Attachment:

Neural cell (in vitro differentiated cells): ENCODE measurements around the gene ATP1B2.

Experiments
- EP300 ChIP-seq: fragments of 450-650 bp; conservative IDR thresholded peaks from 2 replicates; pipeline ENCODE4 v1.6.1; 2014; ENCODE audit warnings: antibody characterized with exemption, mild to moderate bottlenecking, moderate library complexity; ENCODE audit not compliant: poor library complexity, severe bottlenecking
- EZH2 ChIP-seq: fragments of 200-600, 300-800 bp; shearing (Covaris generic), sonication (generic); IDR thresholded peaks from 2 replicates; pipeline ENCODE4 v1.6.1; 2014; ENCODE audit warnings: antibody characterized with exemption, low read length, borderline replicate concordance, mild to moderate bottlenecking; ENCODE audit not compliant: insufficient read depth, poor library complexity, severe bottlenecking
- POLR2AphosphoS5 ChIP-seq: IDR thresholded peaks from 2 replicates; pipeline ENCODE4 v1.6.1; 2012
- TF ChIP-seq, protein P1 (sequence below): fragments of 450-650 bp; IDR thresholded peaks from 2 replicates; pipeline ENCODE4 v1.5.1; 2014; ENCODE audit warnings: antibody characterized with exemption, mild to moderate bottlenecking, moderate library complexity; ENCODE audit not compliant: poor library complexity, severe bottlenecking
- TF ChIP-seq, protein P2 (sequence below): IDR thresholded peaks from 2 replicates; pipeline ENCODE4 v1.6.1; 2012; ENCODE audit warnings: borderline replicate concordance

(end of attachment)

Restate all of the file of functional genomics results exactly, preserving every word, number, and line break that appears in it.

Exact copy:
Neural cell (in vitro differentiated cells): ENCODE measurements around the gene ATP1B2.

Experiments
- EP300 ChIP-seq: fragments of 450-650 bp; conservative IDR thresholded peaks from 2 replicates; pipeline ENCODE4 v1.6.1; 2014; ENCODE audit warnings: antibody characterized with exemption, mild to moderate bottlenecking, moderate library complexity; ENCODE audit not compliant: poor library complexity, severe bottlenecking
- EZH2 ChIP-seq: fragments of 200-600, 300-800 bp; shearing (Covaris generic), sonication (generic); IDR thresholded peaks from 2 replicates; pipeline ENCODE4 v1.6.1; 2014; ENCODE audit warnings: antibody characterized with exemption, low read length, borderline replicate concordance, mild to moderate bottlenecking; ENCODE audit not compliant: insufficient read depth, poor library complexity, severe bottlenecking
- POLR2AphosphoS5 ChIP-seq: IDR thresholded peaks from 2 replicates; pipeline ENCODE4 v1.6.1; 2012
- TF ChIP-seq, protein P1 (sequence below): fragments of 450-650 bp; IDR thresholded peaks from 2 replicates; pipeline ENCODE4 v1.5.1; 2014; ENCODE audit warnings: antibody characterized with exemption, mild to moderate bottlenecking, moderate library complexity; ENCODE audit not compliant: poor library complexity, severe bottlenecking
- TF ChIP-seq, protein P2 (sequence below): IDR thresholded peaks from 2 replicates; pipeline ENCODE4 v1.6.1; 2012; ENCODE audit warnings: borderline replicate concordance